Soccer in the sand: Russia’s beach boys conquer the world

Russian beach soccer team won the World Cup this year. Source: AFP / East News / Сollage by Natalya Mikhailenko

Russian beach soccer team won the World Cup this year. Source: AFP / East News / Сollage by Natalya Mikhailenko

Sport expert James Ellingworth ponders why the world’s coldest country is successful in beach soccer and what perspectives await Russia in this sport.

Russia wins the World Cup, crushing Spain 5-1 in the final. If that sounds odd, how about host nation Tahiti’s gallant charge to the semi-finals, with a 6-1 pasting of Argentina on the way?

Welcome to the topsy-turvy world of beach football, where Russia has won the world’s biggest prize, just as temperatures in Moscow dipped towards zero and the country prepared for another freezing winter.

Strange as it may seem, Russia has emerged as the predominant power in beach football, winning the last two World Cups, as the sport rapidly becomes more professional. They’re simply unstoppable.

“If you’re not counting on victory, then why take part at all?” defender Alexei Makarov told RIA Novosti, adding that the achievement would take a long time to sink in. “Of course, we understand that we’re two-time world champions, but a complete comprehension of what’s happened will only come later, maybe even not in a year or two.”

Fittingly for a game born in Brazil, beach football has a carnival air about it. Back in the middle ages, carnival signified a time when the world was turned upside down, a concept that dates back to the ancient Roman festival of Saturnalia, when slaves and masters switched places.

Still hampered by its image as the sort of sport you find on TV at four in the morning sandwiched between motorbike speedway and curling, beach football is quietly attracting a large and growing following worldwide, largely thanks to the array of tricks involved.

The small sand pitch all but rules out dribbling and makes it hard to escape markers, forcing players to rely on the sort of close control, tricks and flicks that would be seen as showboating in full-size football.

The five-a-side format guarantees crowd-pleasing goalfests – indeed 2-0 is the record low World Cup score.

Much like traditional football in the Sixties and Seventies, the increasing popularity of beach football in a wider range of countries is ensuring that the most egregiously one-sided results are a thing of the past. Tahiti’s five-goal margin of victory over Argentina this year seems a lot, but it’s nothing compared to the 14-2 and 12-1 humiliations at earlier World Cups.

Still, beach football remains a long way from the $30bn-plus (£18.5bn-plus) revenues of traditional football, and is even in the commercial shadow of another Brazilian-born variant of the game, futsal, which has had Fifa recognition for a lot longer.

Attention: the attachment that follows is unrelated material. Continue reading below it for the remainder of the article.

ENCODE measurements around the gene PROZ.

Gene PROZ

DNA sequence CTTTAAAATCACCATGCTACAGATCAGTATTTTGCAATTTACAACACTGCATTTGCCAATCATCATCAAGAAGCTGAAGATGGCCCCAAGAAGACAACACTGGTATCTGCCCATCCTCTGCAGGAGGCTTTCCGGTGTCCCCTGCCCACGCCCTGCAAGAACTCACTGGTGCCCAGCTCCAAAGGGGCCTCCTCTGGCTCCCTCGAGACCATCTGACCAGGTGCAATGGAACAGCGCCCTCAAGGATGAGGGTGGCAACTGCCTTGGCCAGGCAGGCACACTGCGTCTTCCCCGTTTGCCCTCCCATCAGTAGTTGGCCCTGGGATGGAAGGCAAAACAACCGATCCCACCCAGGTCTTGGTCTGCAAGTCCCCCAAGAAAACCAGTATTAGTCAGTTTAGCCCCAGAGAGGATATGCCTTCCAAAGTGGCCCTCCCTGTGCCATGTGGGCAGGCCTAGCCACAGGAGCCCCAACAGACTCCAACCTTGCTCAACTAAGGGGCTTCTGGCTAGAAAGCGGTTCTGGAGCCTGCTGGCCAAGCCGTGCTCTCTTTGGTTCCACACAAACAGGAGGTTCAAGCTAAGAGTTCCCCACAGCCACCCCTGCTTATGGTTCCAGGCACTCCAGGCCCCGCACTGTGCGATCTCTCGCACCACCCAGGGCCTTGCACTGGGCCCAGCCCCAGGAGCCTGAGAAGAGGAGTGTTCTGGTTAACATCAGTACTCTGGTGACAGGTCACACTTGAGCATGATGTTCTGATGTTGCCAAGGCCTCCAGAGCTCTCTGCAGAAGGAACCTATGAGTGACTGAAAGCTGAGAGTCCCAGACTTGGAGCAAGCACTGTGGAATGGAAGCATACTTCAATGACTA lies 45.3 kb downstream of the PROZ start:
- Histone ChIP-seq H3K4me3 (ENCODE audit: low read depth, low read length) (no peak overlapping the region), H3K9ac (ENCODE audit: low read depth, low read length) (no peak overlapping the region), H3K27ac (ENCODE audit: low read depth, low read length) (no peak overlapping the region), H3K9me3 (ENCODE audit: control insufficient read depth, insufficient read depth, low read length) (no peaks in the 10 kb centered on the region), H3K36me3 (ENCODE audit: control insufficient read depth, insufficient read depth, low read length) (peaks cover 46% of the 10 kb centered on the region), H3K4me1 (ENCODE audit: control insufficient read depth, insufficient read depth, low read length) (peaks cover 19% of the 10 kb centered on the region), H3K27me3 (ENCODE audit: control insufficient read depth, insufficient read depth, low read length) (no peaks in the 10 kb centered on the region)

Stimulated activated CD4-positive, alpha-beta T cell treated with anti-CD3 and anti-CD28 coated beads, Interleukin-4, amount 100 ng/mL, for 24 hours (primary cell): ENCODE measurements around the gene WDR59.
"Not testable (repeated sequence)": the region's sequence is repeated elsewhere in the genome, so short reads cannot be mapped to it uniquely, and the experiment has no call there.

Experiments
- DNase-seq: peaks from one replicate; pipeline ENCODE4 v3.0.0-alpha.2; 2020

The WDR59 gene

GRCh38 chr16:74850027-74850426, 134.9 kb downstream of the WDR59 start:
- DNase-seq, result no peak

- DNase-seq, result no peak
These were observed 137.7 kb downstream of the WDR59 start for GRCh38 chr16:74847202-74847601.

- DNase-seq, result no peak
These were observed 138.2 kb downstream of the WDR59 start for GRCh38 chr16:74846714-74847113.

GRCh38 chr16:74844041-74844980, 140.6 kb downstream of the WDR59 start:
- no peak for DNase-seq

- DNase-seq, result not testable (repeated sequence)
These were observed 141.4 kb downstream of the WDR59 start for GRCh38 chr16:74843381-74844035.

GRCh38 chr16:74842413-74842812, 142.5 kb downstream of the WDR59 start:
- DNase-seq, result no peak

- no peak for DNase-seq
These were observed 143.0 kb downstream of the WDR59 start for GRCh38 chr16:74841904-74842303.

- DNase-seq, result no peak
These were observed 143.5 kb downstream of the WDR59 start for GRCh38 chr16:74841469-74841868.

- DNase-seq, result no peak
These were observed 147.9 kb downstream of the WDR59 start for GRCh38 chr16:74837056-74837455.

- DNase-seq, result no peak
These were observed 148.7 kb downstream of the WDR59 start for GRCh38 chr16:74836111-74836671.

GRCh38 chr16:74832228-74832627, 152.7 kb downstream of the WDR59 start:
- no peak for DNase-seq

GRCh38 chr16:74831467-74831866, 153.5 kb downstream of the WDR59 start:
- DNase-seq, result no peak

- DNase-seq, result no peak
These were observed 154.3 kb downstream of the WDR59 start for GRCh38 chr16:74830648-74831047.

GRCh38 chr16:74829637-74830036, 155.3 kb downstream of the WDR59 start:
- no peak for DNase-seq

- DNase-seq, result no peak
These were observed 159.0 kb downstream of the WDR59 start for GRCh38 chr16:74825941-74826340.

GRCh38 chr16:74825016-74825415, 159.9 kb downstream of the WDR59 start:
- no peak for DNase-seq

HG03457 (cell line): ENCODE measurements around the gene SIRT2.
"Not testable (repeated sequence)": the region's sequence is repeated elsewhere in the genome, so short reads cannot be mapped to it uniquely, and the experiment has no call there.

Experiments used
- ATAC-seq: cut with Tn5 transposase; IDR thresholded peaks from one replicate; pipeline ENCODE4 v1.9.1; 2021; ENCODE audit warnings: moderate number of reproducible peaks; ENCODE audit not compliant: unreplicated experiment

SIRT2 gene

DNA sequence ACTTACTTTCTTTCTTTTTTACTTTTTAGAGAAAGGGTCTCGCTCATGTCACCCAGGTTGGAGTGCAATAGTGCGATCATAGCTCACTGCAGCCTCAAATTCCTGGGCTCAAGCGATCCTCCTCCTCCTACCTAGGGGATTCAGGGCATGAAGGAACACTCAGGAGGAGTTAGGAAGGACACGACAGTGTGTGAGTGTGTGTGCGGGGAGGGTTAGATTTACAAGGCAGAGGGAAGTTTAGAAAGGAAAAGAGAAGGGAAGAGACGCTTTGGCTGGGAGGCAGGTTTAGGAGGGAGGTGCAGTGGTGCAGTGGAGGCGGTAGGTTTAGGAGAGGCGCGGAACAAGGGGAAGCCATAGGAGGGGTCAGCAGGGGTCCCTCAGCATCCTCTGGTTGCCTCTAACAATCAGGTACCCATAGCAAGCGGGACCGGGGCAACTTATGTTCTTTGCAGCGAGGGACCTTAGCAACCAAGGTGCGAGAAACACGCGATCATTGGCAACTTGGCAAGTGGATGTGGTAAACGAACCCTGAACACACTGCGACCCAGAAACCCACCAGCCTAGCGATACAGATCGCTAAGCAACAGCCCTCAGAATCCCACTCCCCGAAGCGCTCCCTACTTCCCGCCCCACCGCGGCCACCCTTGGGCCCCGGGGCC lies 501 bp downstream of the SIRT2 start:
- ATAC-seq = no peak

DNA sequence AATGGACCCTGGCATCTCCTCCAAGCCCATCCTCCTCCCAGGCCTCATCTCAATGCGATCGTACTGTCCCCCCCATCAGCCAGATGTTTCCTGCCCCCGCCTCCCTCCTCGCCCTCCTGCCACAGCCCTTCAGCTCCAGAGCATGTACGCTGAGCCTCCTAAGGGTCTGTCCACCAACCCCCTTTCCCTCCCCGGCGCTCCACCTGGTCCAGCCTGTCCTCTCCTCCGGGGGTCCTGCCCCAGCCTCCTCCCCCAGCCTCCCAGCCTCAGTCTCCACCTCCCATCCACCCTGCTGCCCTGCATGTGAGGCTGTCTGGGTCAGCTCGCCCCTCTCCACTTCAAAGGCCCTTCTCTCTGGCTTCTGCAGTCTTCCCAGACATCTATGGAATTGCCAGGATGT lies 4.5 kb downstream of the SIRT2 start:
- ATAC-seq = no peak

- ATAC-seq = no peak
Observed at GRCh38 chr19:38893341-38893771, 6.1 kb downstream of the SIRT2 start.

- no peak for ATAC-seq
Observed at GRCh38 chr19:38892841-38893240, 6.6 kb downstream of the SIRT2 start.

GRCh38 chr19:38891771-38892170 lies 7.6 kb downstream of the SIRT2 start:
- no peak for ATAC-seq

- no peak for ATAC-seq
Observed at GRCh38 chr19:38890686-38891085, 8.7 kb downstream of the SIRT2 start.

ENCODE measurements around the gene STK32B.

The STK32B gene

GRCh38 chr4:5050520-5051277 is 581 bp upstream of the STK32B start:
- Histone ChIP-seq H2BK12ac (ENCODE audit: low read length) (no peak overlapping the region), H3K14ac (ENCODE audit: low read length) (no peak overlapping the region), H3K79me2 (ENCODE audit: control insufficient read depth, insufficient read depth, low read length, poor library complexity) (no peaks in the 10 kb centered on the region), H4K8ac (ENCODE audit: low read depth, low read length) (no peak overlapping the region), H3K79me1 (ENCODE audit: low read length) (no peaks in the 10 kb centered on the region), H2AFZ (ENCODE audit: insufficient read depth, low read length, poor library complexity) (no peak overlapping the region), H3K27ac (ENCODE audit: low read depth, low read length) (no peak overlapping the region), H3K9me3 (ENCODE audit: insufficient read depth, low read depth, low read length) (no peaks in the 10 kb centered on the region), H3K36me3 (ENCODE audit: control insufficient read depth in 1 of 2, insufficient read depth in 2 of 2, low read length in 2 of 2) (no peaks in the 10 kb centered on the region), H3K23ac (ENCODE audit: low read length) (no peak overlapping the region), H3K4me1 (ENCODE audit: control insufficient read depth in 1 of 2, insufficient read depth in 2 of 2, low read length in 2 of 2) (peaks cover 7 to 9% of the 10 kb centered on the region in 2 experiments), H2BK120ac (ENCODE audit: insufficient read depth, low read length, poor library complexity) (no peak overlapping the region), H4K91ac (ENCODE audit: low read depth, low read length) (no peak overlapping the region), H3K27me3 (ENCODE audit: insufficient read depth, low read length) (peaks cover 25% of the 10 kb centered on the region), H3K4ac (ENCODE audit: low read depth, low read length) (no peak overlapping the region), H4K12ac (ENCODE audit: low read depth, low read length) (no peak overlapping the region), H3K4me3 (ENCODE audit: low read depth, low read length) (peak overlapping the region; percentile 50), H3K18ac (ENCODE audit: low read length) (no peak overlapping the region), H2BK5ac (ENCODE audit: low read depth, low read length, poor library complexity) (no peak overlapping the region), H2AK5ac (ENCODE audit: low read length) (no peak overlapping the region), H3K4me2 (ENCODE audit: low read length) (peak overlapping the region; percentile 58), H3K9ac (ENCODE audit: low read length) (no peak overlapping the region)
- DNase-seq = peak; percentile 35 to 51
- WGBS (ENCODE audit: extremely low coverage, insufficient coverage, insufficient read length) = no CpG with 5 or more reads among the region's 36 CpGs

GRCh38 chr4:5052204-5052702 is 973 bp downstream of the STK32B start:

As well as showcasing beach football’s development to date, last month’s World Cup highlighted just how far it has still to go. Russia’s winning squad received just $7,000 (£4,300) each for their efforts, less than a day’s pay for many Premier League players, and the fact that the tournament was held in two tiny Tahitian stadiums speaks volumes about the crowds it can attract.

Why is Russia so strong? First, there’s Russia’s general attitude to sport, best characterised by an insatiable thirst for medals. In a highly centralised system, sports bosses are skilled at recognising niche sports where a more professional approach can bring win after win against largely amateur opponents. At the Olympics, that’s brought crushing Russian dominance in synchronised swimming and rhythmic gymnastics – hardly big-name events, but between them they offer almost as many gold medals as sprinting.

Second, Russia has a huge talent pool of frustrated footballers. With a population of 143 million but only a few more professional clubs than Scotland, most aspiring Russian players face a choice between eking out a far-from-glamorous existence in provincial backwaters and giving up the game altogether.

That means perfect recruits for the fledgling professional futsal and beach football leagues, each of which gets reasonable TV time – appealing for many players who would otherwise be turning out for Dynamo Nowheregrad in the Second Division East.

Third, it’s a simple question of respect. There are exceptions, but generally beach football is treated as a real sport rather than a joke, and success brings rewards. A former coach of the national beach team, Nikolai Pisarev, has since been put in charge of the country’s under-21 side in traditional football. He’s even spoken of as a successor to Russia’s manager Fabio Capello. A beach coach turned national team manager – in most countries, that seems about as probable as a World Cup in Tahiti.

It’s football, but not as we know it – Russia reigning supreme, Tahiti triumphant – although there are signs that this anarchic beach spirit could be seeping into the traditional game. Tahiti reached the Confederations Cup this summer and played the likes of world champions Spain. And Russia are going to their first World Cup in 12 years next year – in Brazil, no less – by qualifying ahead of Portugal. Viva Carnival!

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